Staff study-abroad program to visit South Korea

Seoul, South Korea/Shutterstock
Seoul, South Korea/Shutterstock

Attention Washington University in St. Louis staff members looking for an experience described as “wonderful,” “insightful” and “enriching”: Apply now for a chance to travel to South Korea in the summer of 2015 through the Global Diversity Overseas Seminar Program (GDOS).

The program is a professional development opportunity for staff that looks at diversity from a global perspective. Past GDOS cohorts have traveled to Ghana, Chile, Paris and Shanghai.

South Korea was selected as this year’s destination for several reasons, said Shanon Langlie, global projects manager in Global Initiatives.

“South Korea is a fascinating subject for the Global Diversity Overseas Seminar Program to focus on,” Langlie said. “The country has a robust history, strong religious and cultural traditions, and it is a major trading partner in Asia that has invested in manufacturing, technology and design.

“The rise of Korean popular culture and fashion have made international headlines in the last few years,” she said. “South Korea continues to grapple with a number of important social and political issues, such as its role with neighbors in the region; making adjustments for an aging population; and emphasizing education but dealing with a lack of jobs for young people, which has fueled a strong social entrepreneurship movement.”

Langlie noted that Washington University has relationships with three universities in South Korea, both as McDonnell International Scholars Academy partners and study abroad partners (Korea University, Seoul National University and Yonsei University). Also, students from South Korea make up the second largest group of international students at the university, and Washington University has a large alumni base there.

The application process: The GDOS Program has a competitive selection process. Applications are due Jan. 1, 2015. Participants will be selected and notified by Jan. 16. The application includes short essays, along with a document for supervisors to complete and sign.

Who should apply: The GDOS Program is open to staff at Washington University, with preferences given to those employed on the Danforth Campus and who also have significant interaction with undergraduate students as a part of their job.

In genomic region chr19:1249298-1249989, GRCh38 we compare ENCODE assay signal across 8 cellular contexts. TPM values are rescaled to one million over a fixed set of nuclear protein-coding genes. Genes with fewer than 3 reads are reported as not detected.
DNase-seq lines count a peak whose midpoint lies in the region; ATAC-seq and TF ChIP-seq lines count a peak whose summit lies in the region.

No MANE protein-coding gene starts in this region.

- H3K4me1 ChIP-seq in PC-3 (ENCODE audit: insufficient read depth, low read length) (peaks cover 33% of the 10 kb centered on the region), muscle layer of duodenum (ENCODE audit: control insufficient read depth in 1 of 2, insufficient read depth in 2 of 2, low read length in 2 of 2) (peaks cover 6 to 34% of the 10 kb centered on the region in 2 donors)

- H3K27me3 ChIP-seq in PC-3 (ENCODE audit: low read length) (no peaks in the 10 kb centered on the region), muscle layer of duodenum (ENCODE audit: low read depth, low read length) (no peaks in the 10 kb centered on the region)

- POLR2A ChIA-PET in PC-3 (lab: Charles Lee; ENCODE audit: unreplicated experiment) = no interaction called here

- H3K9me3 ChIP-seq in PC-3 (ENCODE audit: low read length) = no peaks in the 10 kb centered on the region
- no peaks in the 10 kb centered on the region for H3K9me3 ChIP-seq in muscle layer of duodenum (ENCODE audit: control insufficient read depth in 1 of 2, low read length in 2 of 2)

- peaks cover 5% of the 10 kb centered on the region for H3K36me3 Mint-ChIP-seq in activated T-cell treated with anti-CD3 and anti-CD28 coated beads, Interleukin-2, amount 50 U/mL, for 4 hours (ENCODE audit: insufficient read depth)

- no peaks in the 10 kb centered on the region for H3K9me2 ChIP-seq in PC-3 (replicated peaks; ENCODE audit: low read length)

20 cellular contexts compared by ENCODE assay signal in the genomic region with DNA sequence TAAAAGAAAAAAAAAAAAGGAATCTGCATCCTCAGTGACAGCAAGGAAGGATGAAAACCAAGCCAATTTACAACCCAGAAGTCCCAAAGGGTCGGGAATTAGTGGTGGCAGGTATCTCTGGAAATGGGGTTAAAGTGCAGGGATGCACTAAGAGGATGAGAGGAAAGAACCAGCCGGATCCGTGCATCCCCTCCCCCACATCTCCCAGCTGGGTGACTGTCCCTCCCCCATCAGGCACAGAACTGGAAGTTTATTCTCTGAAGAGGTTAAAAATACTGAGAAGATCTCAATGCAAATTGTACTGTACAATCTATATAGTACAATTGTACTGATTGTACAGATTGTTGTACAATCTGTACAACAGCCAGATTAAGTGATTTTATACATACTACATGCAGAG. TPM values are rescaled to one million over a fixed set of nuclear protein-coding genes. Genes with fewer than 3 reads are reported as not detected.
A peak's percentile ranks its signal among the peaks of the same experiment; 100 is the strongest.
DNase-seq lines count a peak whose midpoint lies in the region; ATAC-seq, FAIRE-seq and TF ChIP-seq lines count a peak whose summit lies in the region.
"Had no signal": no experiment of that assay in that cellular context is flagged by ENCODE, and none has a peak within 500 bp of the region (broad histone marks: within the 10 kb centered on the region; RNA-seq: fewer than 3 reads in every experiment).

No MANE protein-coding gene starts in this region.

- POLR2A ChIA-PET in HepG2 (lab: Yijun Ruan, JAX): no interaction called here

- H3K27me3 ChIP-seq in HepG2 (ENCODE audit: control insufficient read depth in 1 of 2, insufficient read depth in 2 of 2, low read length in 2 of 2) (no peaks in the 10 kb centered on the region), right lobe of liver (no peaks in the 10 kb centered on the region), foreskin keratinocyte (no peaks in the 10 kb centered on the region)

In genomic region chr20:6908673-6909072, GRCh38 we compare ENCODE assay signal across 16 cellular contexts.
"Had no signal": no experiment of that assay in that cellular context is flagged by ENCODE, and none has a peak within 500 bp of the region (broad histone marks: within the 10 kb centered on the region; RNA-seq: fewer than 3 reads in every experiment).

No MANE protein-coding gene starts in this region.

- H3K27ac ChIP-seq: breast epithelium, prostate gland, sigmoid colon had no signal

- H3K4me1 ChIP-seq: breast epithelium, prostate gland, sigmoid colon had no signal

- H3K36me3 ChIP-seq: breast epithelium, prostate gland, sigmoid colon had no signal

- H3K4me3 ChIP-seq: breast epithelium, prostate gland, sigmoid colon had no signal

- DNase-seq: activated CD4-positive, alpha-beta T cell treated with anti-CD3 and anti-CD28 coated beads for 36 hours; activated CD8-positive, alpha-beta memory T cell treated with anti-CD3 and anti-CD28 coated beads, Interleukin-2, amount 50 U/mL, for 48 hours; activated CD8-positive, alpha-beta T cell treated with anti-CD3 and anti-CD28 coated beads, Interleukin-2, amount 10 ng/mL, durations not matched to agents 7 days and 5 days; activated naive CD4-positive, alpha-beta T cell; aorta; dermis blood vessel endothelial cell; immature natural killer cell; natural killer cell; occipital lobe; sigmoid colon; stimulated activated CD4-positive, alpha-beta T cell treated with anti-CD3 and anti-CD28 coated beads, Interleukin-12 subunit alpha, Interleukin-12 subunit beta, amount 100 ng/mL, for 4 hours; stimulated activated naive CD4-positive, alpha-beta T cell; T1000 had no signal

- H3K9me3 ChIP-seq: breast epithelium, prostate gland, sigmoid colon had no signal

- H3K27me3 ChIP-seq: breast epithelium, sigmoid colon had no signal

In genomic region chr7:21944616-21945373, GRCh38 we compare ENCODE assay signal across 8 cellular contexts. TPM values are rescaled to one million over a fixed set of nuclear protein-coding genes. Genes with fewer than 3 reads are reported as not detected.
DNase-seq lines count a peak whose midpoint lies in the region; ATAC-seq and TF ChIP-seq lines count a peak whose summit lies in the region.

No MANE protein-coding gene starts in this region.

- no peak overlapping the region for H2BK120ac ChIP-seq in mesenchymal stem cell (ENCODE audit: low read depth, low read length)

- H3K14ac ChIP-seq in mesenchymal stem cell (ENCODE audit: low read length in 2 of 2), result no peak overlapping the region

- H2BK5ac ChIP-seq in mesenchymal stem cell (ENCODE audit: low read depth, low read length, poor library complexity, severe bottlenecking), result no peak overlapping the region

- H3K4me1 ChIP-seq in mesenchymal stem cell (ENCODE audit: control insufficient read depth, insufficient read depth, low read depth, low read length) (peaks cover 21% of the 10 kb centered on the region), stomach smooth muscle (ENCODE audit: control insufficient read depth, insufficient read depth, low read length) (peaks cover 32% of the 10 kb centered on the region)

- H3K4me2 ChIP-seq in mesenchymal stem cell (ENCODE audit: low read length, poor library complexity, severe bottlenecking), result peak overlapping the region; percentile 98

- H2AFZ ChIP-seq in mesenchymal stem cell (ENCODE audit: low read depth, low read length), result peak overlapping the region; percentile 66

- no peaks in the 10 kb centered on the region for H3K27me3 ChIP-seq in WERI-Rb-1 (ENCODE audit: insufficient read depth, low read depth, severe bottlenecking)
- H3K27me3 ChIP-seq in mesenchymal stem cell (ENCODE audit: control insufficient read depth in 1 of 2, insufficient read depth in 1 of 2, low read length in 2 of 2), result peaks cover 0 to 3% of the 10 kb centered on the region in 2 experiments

Commitment: The first GDOS 2015 meeting will be Feb 4. Participants meet as a group every other week, with readings and discussion points assigned based on the week’s topic. The one-week trip to South Korea is in early June. After the trip, participants focus on final assignments and developing and implementing an educational outreach campaign to share insights with the greater Washington University community.

Testimonials from past program participants are below, along with a video on the 2014 Ghana trip by participant Tom Malkowicz, video producer-editor in Public Affairs. For more information and the application, visit here.

How the GDOS program opens eyes, changes outlook

‘Traveling to Santiago was intellectually enriching. One rarely — if ever — has the chance to travel and discover with colleagues from across the university. The sum of what we experienced is priceless, and I feel blessed to have been afforded the opportunity.’

– Warren J. Davis, assistant dean, College of Arts & Sciences (Chile 2013)

‘Ghana is a country alive with promise. Through GDOS, we got a crash course in the sorrowful legacy of slavery, the hopes of young entrepreneurs, and the vibrant music and culture. It was truly special to share that experience with Wash U colleagues who are now dear friends.’

– Robin Hattori, assistant director, Gephardt Institute for Public Service (Ghana 2014)

‘The GDOS Program is a “must” for staff members who want to experience firsthand what our students go through in their study abroad experience. The challenges and rewards are definitely worth it!’

– Vicki Mueller, assistant director, Student Financial Services (Shanghai 2012)

‘The GDOS trip demonstrated how studying abroad can exponentially magnify the value of what would otherwise be an ordinary travel experience. The camaraderie amongst my fellow Wash U traveling students was a very special component of the GDOS experience.’

– Tom Evola, director, Engineering Graduate Admissions (Paris 2012)

‘Wash U gave me an opportunity to experience Chilean culture in a way that I would never have been able to do on my own. We delved into social, educational, political and human rights issues that helped me connect to the Chilean society. Also, the GDOS experience definitely opened my eyes to the challenges our own international students must have when they arrive on campus.’

– Bill Larson, operations manager, Edison Theatre (Chile 2013)

‘Our travels in Ghana were filled with unexpected
challenges and surprises. Surprises that were wonderful — strolling down
the bustling streets at dusk when families gathered in the open air to
prepare dinner. Challenges like paved roads in remote areas that became
rut-filled dirt paths. These experiences gave me a much better
understanding of what students face when choosing to study abroad in
places like Accra.’

– Mary Zabriskie, assistant director, Campus Life (Ghana 2014)

‘The trip to Ghana was one of the most insightful and informative experiences I have had. It was truly amazing to experience the evolution of a relatively new democracy that is building its political, economic and physical infrastructures.’

– Harvey Fields, assistant director for academic programs, Cornerstone: The Center for Advanced Learning (Ghana 201